There was one hiding — discretely and tastefully — in every room. A head and tail serving as bookends. Adorning a light fixture in a child’s room. Forming an umbrella stand by the front door. With a clock face as its stomach. In a dancing group on the mid-century shower curtain.

Cats, cats, cats.

Mind you, these weren’t tacky-ass (as my Uncle Howard would say) cats. They were understated and as tasteful as cat-themed decor can be.

The question was: For staging purposes, should they stay or should they go?

The answer was: They must go. Because we didn’t want showings to turn into a game of “Can You Find All 43 Cats In the House?” and because the cats were too personalized. They would hamper prospective buyers’ attempts to “project” themselves into the home.

When you’re selling your home and staging it to heighten its value, collectibles almost always have to go. It matters not whether they are sprinkled throughout a property or displayed all in one place. (See this video from a few years ago on the subject.) At best, collections distract buyers from the task at hand (dreaming into the property) and, at worst, they elicit a negative reaction.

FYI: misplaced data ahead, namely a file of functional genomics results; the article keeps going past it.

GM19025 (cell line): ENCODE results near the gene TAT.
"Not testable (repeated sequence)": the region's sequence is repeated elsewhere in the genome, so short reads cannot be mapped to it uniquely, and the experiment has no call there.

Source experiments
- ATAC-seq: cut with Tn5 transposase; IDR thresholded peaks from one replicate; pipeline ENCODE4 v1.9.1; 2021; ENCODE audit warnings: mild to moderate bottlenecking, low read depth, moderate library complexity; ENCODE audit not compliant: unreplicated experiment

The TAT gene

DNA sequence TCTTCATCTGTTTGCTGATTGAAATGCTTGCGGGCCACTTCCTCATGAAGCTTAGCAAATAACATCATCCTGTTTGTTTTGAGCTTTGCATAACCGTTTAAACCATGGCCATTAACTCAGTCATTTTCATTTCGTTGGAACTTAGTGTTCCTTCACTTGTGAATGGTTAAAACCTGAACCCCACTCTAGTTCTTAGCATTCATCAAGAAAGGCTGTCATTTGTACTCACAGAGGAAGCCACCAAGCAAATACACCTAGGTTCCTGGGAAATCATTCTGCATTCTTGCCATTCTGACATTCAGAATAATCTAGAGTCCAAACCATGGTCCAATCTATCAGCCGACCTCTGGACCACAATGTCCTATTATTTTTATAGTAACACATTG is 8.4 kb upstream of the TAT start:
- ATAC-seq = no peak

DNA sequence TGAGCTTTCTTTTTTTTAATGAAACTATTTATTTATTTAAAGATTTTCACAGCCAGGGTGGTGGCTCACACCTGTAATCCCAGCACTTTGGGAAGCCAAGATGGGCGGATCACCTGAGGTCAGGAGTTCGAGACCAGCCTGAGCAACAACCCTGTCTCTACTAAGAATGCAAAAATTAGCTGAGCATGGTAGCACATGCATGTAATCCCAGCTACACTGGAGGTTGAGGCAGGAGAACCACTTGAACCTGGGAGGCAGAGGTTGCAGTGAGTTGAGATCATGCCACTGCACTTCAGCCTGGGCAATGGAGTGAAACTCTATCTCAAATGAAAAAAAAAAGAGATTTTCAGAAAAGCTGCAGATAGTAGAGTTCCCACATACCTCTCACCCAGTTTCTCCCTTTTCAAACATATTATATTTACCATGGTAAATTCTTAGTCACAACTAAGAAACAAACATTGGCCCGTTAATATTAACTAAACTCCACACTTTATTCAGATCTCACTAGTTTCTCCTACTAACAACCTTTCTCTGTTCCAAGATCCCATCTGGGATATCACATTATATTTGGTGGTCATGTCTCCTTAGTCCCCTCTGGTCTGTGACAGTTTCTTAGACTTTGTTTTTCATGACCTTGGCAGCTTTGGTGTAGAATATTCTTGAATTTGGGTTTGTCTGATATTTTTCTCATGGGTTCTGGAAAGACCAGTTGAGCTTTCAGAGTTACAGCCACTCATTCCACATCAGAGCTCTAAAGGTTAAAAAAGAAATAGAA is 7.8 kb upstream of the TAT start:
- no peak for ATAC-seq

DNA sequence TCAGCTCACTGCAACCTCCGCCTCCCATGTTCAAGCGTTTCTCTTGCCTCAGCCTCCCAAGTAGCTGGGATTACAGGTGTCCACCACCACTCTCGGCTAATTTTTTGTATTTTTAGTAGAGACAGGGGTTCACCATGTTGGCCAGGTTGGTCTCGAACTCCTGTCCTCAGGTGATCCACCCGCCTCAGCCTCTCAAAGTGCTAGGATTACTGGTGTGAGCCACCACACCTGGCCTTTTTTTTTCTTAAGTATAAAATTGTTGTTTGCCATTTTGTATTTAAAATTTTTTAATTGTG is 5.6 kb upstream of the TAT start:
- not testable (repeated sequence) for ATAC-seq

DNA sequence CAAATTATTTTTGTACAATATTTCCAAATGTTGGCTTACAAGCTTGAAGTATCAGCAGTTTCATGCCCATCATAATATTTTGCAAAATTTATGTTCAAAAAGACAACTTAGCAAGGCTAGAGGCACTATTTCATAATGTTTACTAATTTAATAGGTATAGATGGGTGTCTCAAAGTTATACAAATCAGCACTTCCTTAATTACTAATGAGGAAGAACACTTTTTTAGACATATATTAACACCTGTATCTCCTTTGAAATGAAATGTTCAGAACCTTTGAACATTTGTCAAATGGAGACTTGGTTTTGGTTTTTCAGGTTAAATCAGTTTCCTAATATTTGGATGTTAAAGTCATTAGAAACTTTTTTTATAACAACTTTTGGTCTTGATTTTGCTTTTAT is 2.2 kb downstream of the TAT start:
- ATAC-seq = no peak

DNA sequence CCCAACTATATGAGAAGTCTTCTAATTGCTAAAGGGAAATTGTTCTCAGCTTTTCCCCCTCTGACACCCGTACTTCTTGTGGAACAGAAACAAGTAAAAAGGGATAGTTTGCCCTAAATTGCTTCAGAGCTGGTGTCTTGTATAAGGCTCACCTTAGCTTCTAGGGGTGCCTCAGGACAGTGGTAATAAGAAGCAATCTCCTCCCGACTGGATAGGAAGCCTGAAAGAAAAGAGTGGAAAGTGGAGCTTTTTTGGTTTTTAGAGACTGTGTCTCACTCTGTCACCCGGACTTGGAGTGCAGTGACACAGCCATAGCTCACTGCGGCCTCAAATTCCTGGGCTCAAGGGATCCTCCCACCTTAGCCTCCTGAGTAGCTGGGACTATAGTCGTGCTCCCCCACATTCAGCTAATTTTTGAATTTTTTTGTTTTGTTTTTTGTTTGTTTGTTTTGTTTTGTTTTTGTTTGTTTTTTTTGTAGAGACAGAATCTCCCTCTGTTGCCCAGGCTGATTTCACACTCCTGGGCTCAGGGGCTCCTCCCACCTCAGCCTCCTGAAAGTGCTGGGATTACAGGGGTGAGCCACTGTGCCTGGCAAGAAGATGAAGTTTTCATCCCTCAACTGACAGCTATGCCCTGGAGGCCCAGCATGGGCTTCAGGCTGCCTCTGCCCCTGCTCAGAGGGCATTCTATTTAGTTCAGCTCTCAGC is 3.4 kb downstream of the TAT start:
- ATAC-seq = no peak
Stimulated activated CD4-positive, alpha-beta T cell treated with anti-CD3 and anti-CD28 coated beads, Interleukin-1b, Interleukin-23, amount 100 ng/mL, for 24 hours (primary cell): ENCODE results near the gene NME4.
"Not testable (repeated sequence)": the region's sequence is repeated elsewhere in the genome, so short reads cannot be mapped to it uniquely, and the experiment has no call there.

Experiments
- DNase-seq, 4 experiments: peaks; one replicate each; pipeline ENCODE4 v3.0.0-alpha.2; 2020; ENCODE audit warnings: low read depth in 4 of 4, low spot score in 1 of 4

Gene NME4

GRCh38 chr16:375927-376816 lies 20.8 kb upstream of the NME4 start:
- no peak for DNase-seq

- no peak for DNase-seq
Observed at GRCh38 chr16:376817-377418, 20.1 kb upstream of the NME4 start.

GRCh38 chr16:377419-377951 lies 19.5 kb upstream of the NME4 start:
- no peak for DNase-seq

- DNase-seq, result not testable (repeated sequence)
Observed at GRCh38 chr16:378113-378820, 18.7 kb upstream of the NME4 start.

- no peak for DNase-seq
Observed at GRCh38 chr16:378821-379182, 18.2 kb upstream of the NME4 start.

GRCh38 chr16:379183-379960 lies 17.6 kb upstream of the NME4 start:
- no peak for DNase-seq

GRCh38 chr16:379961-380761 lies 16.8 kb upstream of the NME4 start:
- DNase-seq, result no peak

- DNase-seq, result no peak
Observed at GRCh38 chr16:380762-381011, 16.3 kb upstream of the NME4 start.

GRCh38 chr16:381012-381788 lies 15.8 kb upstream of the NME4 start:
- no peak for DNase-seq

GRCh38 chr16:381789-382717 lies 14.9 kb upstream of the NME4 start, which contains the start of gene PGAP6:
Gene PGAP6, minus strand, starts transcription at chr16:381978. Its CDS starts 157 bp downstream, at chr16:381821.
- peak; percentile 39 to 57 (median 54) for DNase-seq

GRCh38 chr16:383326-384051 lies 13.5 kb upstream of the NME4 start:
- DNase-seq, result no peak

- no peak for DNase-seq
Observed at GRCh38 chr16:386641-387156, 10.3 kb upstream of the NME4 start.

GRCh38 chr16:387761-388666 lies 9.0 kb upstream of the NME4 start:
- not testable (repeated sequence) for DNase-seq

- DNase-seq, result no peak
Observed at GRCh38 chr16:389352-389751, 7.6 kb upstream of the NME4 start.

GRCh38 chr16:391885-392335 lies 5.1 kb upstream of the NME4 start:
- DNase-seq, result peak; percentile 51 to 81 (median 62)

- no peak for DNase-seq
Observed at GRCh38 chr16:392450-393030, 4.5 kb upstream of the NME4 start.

In fact, it’s almost always best for ALL furnishings to go. That provides a blank slate on which a stager can effectively and economically work his/her magic.

But if for some reason you can’t vacate and stage, the next best move is to depersonalize and remove all¬†tchotchkes, photo frames, trophies, collections and sentimental objects.

Cynthia Cummins is a Top Producer and Partner at McGuire. For info on SF real estate visit This article was re-posted at